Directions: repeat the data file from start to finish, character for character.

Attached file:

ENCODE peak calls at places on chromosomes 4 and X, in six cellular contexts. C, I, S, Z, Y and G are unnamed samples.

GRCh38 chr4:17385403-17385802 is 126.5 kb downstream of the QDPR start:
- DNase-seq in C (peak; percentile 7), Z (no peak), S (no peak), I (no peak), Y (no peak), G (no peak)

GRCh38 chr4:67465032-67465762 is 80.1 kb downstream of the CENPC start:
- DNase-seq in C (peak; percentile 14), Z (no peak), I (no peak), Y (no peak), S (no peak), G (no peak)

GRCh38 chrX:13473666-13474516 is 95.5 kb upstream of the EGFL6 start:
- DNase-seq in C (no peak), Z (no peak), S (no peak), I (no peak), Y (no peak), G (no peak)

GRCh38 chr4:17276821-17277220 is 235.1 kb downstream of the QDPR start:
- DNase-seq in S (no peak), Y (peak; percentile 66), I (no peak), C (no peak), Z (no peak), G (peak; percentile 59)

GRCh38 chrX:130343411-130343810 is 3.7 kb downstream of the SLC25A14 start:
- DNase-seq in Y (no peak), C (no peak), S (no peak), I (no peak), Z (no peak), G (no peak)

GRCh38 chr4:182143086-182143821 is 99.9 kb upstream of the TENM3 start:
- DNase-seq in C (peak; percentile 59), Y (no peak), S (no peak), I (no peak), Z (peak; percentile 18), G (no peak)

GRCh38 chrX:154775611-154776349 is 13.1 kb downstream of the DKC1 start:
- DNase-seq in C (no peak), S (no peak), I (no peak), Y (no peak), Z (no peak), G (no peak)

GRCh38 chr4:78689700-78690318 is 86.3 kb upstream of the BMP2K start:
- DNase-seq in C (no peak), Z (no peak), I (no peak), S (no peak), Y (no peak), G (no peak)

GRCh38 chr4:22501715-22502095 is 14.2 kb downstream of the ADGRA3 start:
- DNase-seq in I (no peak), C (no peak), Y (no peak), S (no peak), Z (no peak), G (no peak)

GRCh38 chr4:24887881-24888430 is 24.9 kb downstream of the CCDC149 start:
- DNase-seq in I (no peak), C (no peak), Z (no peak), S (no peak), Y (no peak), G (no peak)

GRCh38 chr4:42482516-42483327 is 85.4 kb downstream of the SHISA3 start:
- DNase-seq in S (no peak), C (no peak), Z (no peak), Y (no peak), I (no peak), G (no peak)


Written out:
ENCODE peak calls at places on chromosomes 4 and X, in six cellular contexts. C, I, S, Z, Y and G are unnamed samples.

GRCh38 chr4:17385403-17385802 is 126.5 kb downstream of the QDPR start:
- DNase-seq in C (peak; percentile 7), Z (no peak), S (no peak), I (no peak), Y (no peak), G (no peak)

GRCh38 chr4:67465032-67465762 is 80.1 kb downstream of the CENPC start:
- DNase-seq in C (peak; percentile 14), Z (no peak), I (no peak), Y (no peak), S (no peak), G (no peak)

GRCh38 chrX:13473666-13474516 is 95.5 kb upstream of the EGFL6 start:
- DNase-seq in C (no peak), Z (no peak), S (no peak), I (no peak), Y (no peak), G (no peak)

GRCh38 chr4:17276821-17277220 is 235.1 kb downstream of the QDPR start:
- DNase-seq in S (no peak), Y (peak; percentile 66), I (no peak), C (no peak), Z (no peak), G (peak; percentile 59)

GRCh38 chrX:130343411-130343810 is 3.7 kb downstream of the SLC25A14 start:
- DNase-seq in Y (no peak), C (no peak), S (no peak), I (no peak), Z (no peak), G (no peak)

GRCh38 chr4:182143086-182143821 is 99.9 kb upstream of the TENM3 start:
- DNase-seq in C (peak; percentile 59), Y (no peak), S (no peak), I (no peak), Z (peak; percentile 18), G (no peak)

GRCh38 chrX:154775611-154776349 is 13.1 kb downstream of the DKC1 start:
- DNase-seq in C (no peak), S (no peak), I (no peak), Y (no peak), Z (no peak), G (no peak)

GRCh38 chr4:78689700-78690318 is 86.3 kb upstream of the BMP2K start:
- DNase-seq in C (no peak), Z (no peak), I (no peak), S (no peak), Y (no peak), G (no peak)

GRCh38 chr4:22501715-22502095 is 14.2 kb downstream of the ADGRA3 start:
- DNase-seq in I (no peak), C (no peak), Y (no peak), S (no peak), Z (no peak), G (no peak)

GRCh38 chr4:24887881-24888430 is 24.9 kb downstream of the CCDC149 start:
- DNase-seq in I (no peak), C (no peak), Z (no peak), S (no peak), Y (no peak), G (no peak)

GRCh38 chr4:42482516-42483327 is 85.4 kb downstream of the SHISA3 start:
- DNase-seq in S (no peak), C (no peak), Z (no peak), Y (no peak), I (no peak), G (no peak)